# Skolem normal form

In mathematical logic, reduction to Skolem normal form (SNF) is a method for removing existential quantifiers from formal logic statements, often performed as the first step in an automated theorem prover.

A formula of first-order logic is in Skolem normal form (named after Thoralf Skolem) if it is in prenex normal form with only universal first-order quantifiers. Every first-order formula may be converted into Skolem normal form while not changing its satisfiability via a process called Skolemization (sometimes spelled "Skolemnization"). The resulting formula is not necessarily equivalent to the original one, but is equisatisfiable with it: it is satisfiable if and only if the original one is satisfiable.

The simplest form of Skolemization is for existentially quantified variables which are not inside the scope of a universal quantifier. These may be replaced simply by creating new constants. For example, $\exists xP(x)$ may be changed to $P(c)$ , where $c$ is a new constant (does not occur anywhere else in the formula).

More generally, Skolemization is performed by replacing every existentially quantified variable $y$ with a term $f(x_{1},\ldots ,x_{n})$ whose function symbol $f$ is new. The variables of this term are as follows. If the formula is in prenex normal form, $x_{1},\ldots ,x_{n}$ are the variables that are universally quantified and whose quantifiers precede that of $y$ . In general, they are the variables that are quantified universally Template:Clarify and such that $\exists y$ occurs in the scope of their quantifiers. The function $f$ introduced in this process is called a Skolem function (or Skolem constant if it is of zero arity) and the term is called a Skolem term.

## How Skolemization works

Skolemization works by applying a second-order equivalence in conjunction to the definition of first-order satisfiability. The equivalence provides a way for "moving" an existential quantifier before a universal one.

$\forall x{\Big (}R(g(x))\vee \exists yR(x,y){\Big )}\iff \forall x{\Big (}R(g(x))\vee R(x,f(x)){\Big )}$ where

$f(x)$ is a function that maps $x$ to $y$ .

This equivalence is useful because the definition of first-order satisfiability implicitly existentially quantifies over the evaluation of function symbols. In particular, a first-order formula $\Phi$ is satisfiable if there exists a model $M$ and an evaluation $\mu$ of the free variables of the formula that evaluate the formula to true. The model contains the evaluation of all function symbols; therefore, Skolem functions are implicitly, existentially quantified. In the example above, $\forall x.R(x,f(x))$ is satisfiable if and only if, there exists a model $M$ , which contains an evaluation for $f$ , such that $\forall x.R(x,f(x))$ is true for some evaluation of its free variables (none in this case). This may be expressed in second order as $\exists f\forall x.R(x,f(x))$ . By the above equivalence, this is the same as the satisfiability of $\forall x\exists y.R(x,y)$ .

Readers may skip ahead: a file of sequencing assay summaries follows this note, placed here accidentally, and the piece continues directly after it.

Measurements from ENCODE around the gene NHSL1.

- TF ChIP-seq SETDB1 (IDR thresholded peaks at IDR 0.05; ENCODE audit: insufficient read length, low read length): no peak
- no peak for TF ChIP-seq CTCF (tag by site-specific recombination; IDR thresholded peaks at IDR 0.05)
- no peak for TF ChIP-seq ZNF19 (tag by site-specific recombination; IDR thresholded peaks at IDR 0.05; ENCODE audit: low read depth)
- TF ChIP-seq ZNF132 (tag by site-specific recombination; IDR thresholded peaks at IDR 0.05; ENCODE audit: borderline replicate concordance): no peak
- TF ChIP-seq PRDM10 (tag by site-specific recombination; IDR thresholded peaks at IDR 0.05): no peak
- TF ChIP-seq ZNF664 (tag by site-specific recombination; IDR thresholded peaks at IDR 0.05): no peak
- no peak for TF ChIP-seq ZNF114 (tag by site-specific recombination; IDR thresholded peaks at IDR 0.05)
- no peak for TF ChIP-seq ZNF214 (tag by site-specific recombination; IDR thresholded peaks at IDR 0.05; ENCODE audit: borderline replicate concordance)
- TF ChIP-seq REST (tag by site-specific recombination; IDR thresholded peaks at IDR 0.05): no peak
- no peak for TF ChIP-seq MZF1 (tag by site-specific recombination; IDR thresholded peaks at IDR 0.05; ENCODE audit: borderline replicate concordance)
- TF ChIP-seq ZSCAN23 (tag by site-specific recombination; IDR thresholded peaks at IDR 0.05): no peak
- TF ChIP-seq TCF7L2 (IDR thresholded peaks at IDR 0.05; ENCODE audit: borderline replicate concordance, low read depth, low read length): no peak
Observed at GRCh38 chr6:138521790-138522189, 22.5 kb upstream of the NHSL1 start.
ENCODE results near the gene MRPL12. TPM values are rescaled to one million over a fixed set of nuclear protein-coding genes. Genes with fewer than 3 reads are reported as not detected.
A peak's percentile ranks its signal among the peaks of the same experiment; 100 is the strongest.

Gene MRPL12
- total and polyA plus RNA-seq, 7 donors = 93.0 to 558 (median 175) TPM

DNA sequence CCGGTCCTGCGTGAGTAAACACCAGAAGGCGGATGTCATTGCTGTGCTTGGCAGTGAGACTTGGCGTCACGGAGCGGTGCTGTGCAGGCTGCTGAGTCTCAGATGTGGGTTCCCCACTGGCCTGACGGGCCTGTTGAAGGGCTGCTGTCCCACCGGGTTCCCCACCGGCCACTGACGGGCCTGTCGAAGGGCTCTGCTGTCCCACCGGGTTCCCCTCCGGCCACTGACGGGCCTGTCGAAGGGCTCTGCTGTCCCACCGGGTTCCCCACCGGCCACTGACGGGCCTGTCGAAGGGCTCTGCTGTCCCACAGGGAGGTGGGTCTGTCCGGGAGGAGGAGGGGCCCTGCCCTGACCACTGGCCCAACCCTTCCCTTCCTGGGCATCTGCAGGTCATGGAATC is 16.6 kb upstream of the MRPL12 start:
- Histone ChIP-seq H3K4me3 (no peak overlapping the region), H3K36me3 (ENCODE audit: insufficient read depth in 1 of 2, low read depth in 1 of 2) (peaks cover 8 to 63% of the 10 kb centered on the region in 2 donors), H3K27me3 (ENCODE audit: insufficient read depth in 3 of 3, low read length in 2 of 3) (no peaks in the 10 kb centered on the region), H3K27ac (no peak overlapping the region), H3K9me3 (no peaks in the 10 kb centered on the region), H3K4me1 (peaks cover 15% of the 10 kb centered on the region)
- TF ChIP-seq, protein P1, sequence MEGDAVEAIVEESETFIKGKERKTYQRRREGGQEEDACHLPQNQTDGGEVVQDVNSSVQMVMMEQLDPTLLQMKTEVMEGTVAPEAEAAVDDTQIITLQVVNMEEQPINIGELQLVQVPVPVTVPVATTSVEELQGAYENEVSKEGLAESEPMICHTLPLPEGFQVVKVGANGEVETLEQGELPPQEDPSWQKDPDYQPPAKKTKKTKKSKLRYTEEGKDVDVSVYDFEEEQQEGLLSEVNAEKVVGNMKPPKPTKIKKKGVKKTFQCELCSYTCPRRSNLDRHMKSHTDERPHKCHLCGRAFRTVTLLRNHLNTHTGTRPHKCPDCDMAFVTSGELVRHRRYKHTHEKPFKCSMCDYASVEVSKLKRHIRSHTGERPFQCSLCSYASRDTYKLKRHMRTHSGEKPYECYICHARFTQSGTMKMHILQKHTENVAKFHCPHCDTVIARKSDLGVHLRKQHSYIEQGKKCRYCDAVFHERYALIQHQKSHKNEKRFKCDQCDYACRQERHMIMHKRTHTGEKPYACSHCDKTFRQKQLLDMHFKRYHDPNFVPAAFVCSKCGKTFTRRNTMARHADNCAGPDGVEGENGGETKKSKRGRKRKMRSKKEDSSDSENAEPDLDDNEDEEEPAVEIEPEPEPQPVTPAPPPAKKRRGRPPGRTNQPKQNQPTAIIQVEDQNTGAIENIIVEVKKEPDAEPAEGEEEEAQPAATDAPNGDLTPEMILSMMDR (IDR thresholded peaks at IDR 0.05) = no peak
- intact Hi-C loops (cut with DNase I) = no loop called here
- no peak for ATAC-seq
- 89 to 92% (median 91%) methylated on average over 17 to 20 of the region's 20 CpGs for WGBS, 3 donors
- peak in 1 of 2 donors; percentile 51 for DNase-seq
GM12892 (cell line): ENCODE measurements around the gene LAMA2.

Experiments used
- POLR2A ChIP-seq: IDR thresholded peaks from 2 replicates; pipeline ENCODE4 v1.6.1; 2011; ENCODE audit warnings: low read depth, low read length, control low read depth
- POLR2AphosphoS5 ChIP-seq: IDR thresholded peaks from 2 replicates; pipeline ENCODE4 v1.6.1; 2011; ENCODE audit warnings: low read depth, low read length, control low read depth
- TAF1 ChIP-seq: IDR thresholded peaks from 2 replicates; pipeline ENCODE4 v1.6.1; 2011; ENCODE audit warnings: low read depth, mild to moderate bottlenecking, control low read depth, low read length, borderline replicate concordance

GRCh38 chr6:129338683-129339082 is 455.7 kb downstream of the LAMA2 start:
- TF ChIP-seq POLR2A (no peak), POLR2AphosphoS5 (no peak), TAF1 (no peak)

At the meta-level, first-order satisfiability of a formula $\Phi$ may be written with a little abuse of notation as $\exists M\exists \mu ~.~(M,\mu \models \Phi )$ , where $M$ is a model, $\mu$ is an evaluation of the free variables, and $\models$ means that $\Phi$ is a semantic consequence of $M$ and $\mu$ . Since first-order models contain the evaluation of all function symbols, any Skolem function $\Phi$ contains is implicitly, existentially quantified by $\exists M$ . As a result, after replacing an existential quantifier over variables into an existential quantifiers over functions at the front of the formula, the formula still may be treated as a first-order one by removing these existential quantifiers. This final step of treating $\exists f\forall x.R(x,f(x))$ as $\forall x.R(x,f(x))$ may be completed because functions are implicitly existentially quantified by $\exists M$ in the definition of first-order satisfiability.

## Uses of Skolemization

One of the uses of Skolemization is automated theorem proving. For example, in the method of analytic tableaux, whenever a formula whose leading quantifier is existential occurs, the formula obtained by removing that quantifier via Skolemization may be generated. For example, if $\exists x.\Phi (x,y_{1},\ldots ,y_{n})$ occurs in a tableau, where $x,y_{1},\ldots ,y_{n}$ are the free variables of $\Phi (x,y_{1},\ldots ,y_{n})$ , then $\Phi (f(y_{1},\ldots ,y_{n}),y_{1},\ldots ,y_{n})$ may be added to the same branch of the tableau. This addition does not alter the satisfiability of the tableau: every model of the old formula may be extended, by adding a suitable evaluation of $f$ , to a model of the new formula.

This form of Skolemization is an improvement over "classical" Skolemization in that, only variables that are free in the formula are placed in the Skolem term. This is an improvement because the semantics of tableau may implicitly place the formula in the scope of some universally quantified variables that are not in the formula itself; these variables are not in the Skolem term, while they would be there according to the original definition of Skolemization. Another improvement that may be used is applying the same Skolem function symbol for formulae that are identical up to variable renaming.

Another use is in the resolution method for first order logic, where formulas are represented as sets of clauses understood to be universally quantified. (For an example see drinker paradox.)

## Skolem theories

Every Skolem theory is model complete, i.e. every substructure of a model is an elementary substructure. Given a model M of a Skolem theory T, the smallest substructure containing a certain set A is called the Skolem hull of A. The Skolem hull of A is an atomic prime model over A.